Green Monkey Teacher's Blog

Bakasana - Crow/Crane Pose

By: Jason Lawner, Green Monkey Instructor - South Miami and Miami Beach

Ahhh crow pose, probably the most commonly seen two-handed arm balance in yoga classes, and for good reason too. It’s one of those poses that once well practiced and understood can cultivate the proper actions necessary for even more challenging handbalancings.

Because this pose is so common, I find that many teachers do not actually “teach” the pose, but rather call the asana out amid difficult vinyasa sequences. All of this can leave students who are not able to do bakasana feeling left out, “waiting” for the handbalancing madness to be over.

Hopefully this post will shed some light on this challenging pose and will help all of us to feel more confident and powerful practicing this handbalance. Maybe it will even encourage some of you to finally give it a go and take flight!


Step 1

This pose requires some hip opening. If you tend to be “tight” in your hips in squatting positions, you will be served by warming up your hips before you practice bakasana.

To begin, start in a low squat (malasana) bringing the feet together and widening your knees apart bringing your arms on the inside of your legs. The lower that you can get your arms towards your ankles the easier this pose will ultimately be. So take some time here breathing here.

 

Step 2

Place your hands outer shoulder distance apart with the creases of your wrists parallel to the front edge of your mat (no turning in or out with your hands) and “claw” the mat, pressing your finger-tips and the ridges of the hands firmly into the mat. Pay special attention to the index knuckles to make sure they are fully connected to the ground and that you are not collapsing your weight into the heels of the hands. This action is crucial as it will help protect the wrists and shoulders from injury. For your safety, until you are able to do this, I recommend not continuing on.

From here, squeeze the knees towards each other on the backs of the upper arms and begin to lean forward bringing your elbows further forward. As you do this you should feel more and more body weight being transferred into the arms.

Keep looking actively forward, as if curling the head back like an upper backbend. Many of us have the tendency to let the head drop which further complicates this already difficult pose.

Many of you will choose to stay here getting more comfortable and with the weight in your arms, and strengthening the arms…

 

Step 3

Next, spread your toes and take one foot off of the ground and immediately hug (more like squeeze) that foot/leg strongly into the midline. Then place that foot down and do the same action with the other leg.

*I cannot stress the importance of the legs enough in armbalances. As you know if you’ve taken class with me…USE YOUR LEGS! USE YOUR LEGS! USE YOUR LEGS! I like to tell students not to worry about the arms, because that will happen automatically. Instead, focus your attention on engaging your legs, drawing them firmly towards the midline or each other in this pose.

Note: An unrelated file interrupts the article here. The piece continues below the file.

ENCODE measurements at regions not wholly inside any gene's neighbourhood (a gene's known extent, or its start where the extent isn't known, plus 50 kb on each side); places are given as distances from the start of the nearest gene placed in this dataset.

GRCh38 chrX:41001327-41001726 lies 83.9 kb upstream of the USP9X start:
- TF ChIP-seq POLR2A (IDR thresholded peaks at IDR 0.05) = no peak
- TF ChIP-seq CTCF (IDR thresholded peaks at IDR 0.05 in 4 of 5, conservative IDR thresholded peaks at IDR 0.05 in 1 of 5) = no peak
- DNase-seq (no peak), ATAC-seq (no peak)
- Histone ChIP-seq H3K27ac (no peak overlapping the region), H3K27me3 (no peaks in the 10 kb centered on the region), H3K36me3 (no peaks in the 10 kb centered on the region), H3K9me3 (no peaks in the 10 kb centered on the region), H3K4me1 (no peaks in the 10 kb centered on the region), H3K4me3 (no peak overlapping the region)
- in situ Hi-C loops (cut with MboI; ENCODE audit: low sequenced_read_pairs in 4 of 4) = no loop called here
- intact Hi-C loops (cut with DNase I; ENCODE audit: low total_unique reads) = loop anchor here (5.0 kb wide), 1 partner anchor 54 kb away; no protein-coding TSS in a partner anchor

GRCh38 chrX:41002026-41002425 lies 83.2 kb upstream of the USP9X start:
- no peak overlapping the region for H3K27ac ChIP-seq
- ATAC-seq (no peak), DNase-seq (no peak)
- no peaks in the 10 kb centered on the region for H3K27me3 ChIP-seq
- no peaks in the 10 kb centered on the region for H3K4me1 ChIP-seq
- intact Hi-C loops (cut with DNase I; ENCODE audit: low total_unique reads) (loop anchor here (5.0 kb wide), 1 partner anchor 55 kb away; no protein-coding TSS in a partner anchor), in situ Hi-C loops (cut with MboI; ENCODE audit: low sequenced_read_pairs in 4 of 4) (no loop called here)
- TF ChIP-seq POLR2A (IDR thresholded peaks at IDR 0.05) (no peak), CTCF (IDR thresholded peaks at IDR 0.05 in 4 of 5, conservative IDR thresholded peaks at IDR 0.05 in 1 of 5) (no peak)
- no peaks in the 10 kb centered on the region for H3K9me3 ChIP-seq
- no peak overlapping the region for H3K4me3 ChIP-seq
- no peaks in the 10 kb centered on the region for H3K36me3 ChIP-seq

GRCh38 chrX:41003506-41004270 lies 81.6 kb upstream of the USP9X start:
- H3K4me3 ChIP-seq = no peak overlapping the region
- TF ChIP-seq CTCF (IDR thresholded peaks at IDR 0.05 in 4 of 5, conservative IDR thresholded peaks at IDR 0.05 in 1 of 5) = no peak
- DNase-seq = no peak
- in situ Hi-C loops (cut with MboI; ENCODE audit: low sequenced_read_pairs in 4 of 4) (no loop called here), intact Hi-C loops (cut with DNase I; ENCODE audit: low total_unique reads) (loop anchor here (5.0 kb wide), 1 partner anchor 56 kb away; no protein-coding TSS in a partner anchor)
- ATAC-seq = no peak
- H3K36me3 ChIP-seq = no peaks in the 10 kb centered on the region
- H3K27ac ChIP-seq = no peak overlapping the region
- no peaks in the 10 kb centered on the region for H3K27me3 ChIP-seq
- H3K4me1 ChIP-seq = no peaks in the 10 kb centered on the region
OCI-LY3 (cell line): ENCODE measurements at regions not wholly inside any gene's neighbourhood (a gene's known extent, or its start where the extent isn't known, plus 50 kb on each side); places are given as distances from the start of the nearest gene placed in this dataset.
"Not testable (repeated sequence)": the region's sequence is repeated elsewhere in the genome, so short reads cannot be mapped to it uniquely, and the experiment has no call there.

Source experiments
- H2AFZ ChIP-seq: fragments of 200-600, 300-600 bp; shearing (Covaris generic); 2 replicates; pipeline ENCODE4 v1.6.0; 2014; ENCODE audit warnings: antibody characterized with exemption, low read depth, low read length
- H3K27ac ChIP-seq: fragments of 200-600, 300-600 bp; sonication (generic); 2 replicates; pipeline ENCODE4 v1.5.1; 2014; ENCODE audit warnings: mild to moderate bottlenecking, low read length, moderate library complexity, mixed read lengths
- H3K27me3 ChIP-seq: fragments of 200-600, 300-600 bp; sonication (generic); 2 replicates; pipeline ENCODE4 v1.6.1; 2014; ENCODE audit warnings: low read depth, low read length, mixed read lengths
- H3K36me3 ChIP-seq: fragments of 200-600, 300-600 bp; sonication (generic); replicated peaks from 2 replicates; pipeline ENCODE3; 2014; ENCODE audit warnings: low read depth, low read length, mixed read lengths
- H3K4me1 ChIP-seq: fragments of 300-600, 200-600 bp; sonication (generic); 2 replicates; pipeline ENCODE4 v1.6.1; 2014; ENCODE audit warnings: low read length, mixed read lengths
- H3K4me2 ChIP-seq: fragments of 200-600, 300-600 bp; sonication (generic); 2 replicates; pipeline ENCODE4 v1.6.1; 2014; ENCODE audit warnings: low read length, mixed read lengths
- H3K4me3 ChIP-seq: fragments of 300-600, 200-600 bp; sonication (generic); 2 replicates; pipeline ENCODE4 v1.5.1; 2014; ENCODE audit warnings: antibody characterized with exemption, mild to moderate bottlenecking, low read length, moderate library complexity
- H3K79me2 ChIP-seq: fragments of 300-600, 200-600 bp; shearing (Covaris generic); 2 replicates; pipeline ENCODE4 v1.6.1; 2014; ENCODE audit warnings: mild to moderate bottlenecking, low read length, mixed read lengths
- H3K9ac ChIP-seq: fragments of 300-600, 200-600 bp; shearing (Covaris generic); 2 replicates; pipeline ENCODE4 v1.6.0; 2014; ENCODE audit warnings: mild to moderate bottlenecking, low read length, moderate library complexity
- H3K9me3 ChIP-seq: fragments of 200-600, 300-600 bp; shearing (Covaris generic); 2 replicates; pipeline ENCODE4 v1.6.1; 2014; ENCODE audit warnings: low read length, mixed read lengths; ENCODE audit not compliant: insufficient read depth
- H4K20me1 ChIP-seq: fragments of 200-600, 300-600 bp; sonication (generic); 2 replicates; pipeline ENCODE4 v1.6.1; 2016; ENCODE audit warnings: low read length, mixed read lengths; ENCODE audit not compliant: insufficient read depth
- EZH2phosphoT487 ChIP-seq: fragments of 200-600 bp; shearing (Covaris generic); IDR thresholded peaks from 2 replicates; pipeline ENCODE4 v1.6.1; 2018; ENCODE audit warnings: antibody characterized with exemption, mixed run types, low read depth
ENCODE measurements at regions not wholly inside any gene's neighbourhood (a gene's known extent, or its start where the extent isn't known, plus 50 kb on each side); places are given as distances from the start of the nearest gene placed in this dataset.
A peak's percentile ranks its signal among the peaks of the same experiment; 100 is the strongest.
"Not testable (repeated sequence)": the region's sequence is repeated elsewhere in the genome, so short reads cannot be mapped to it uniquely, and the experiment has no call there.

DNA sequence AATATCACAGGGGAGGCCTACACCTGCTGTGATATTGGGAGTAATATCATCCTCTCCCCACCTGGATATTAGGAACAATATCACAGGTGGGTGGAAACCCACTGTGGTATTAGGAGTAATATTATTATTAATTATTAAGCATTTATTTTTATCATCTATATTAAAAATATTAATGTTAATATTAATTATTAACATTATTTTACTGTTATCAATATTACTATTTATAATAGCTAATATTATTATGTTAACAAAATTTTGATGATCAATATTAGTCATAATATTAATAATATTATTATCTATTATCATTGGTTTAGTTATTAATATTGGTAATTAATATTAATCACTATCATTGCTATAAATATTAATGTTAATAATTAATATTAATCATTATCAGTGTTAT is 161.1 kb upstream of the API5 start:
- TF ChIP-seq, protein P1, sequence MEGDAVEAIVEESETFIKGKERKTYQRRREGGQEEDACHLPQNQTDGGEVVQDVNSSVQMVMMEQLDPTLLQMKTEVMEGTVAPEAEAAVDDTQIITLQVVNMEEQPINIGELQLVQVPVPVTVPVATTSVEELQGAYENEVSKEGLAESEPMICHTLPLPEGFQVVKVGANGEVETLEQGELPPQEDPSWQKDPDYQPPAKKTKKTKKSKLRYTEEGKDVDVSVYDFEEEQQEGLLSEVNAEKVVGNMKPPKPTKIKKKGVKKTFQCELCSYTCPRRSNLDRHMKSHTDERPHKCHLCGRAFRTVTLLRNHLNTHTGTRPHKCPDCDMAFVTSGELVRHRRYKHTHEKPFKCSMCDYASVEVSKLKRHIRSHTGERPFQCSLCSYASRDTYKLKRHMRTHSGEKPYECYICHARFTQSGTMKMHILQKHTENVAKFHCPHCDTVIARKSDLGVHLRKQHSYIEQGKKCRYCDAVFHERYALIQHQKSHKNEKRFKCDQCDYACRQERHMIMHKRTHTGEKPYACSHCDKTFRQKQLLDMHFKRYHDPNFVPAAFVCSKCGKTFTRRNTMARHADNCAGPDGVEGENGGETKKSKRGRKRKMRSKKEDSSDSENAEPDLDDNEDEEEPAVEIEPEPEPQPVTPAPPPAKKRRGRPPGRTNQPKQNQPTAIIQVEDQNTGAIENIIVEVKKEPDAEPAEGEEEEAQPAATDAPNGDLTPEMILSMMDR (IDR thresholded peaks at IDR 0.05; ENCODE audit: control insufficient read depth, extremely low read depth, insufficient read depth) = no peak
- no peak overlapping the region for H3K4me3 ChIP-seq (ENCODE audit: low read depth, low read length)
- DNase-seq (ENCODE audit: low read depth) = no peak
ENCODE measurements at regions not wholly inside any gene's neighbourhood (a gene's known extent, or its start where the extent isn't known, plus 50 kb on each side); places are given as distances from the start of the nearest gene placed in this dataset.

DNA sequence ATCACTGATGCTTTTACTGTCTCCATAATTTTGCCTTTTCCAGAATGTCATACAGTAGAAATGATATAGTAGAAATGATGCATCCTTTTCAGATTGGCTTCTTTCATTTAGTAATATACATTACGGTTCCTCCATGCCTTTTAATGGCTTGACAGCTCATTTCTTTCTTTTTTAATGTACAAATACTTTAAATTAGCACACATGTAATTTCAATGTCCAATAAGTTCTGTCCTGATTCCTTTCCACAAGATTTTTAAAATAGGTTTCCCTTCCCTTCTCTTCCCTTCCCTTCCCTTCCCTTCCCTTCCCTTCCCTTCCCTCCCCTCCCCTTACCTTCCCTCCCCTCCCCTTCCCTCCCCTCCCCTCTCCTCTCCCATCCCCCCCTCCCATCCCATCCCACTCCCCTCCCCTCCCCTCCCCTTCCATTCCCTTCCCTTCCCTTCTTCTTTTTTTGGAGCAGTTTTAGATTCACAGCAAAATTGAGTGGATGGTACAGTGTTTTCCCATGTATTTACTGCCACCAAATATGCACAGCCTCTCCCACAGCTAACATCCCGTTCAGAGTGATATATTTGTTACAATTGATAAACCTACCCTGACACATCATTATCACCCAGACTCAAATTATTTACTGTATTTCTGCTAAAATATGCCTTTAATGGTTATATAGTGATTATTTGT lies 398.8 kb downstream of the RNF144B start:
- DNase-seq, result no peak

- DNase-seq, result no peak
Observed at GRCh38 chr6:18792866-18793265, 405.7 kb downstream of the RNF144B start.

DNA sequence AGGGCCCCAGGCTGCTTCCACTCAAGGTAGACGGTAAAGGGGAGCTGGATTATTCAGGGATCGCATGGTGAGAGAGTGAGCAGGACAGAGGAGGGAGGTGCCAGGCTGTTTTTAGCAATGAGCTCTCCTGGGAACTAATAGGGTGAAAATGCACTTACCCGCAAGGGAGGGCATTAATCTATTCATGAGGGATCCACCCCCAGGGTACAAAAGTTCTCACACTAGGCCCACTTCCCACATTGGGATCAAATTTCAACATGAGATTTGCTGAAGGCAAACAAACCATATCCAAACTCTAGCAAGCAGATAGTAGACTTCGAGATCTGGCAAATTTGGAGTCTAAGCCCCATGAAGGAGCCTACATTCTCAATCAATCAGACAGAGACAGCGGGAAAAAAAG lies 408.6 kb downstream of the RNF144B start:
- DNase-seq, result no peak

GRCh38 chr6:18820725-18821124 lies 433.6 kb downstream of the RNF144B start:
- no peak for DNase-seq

Step 4

Once you have “mastered” this step, you are ready to try taking both of your legs off of the ground. Lift one leg and hug it towards the midline and then take the other leg off of the floor and squeeze it towards the midline, joining the inner edges of both feet very actively together (continuing to spread the toes the whole time). Hold for a couple of breaths and then lower with control back to the floor.

Once you’ve got this down, you can play with taking both feet off of the floor at the same time (keeping the inner edges of the feet together throughout)!

 

Refinements:

Once you’ve figured out how to take lift off and balance there for a couple of breaths, the next step is trying to fully straighten your arms. There’s no doubt about it that this move does require more arm/upper body strength to pull of, but the real key is in understanding how to move your body into the optimal shape to make this move more accessible.

Here it goes:

Most of us learn this pose in a version with the hips higher, to much higher, than our low back. It feels more like you are perched and leaning into the backs of your upper arms than you are strongly and confidently in the pose.

In order to really get the kind of lift needed to straighten the arms (and eventually float up into handstand! Oh my goodness, I know…crazy!) you’ll need to round your body into a tighter and stronger package.

Once in the pose you are going to focus on rounding your lower back (like crazy!!!), pull your feet up towards your hips, and lower the back of the pelvis down so that the lower back becomes the highest point of the pose. This will take some work, so having a friend’s watchful eye is always very helpful.

Once you feel as if you can do that deep rounded action in bakasana, begin to root down the arms, stretching them straighter and straighter until … Tada – FULL POSE!

Let me know how it goes and if this was helpful to you.

Have fun, enjoy yourself, and don’t take this too seriously. It’s called practice for a reason and this pose may take some practice. Good luck yogis!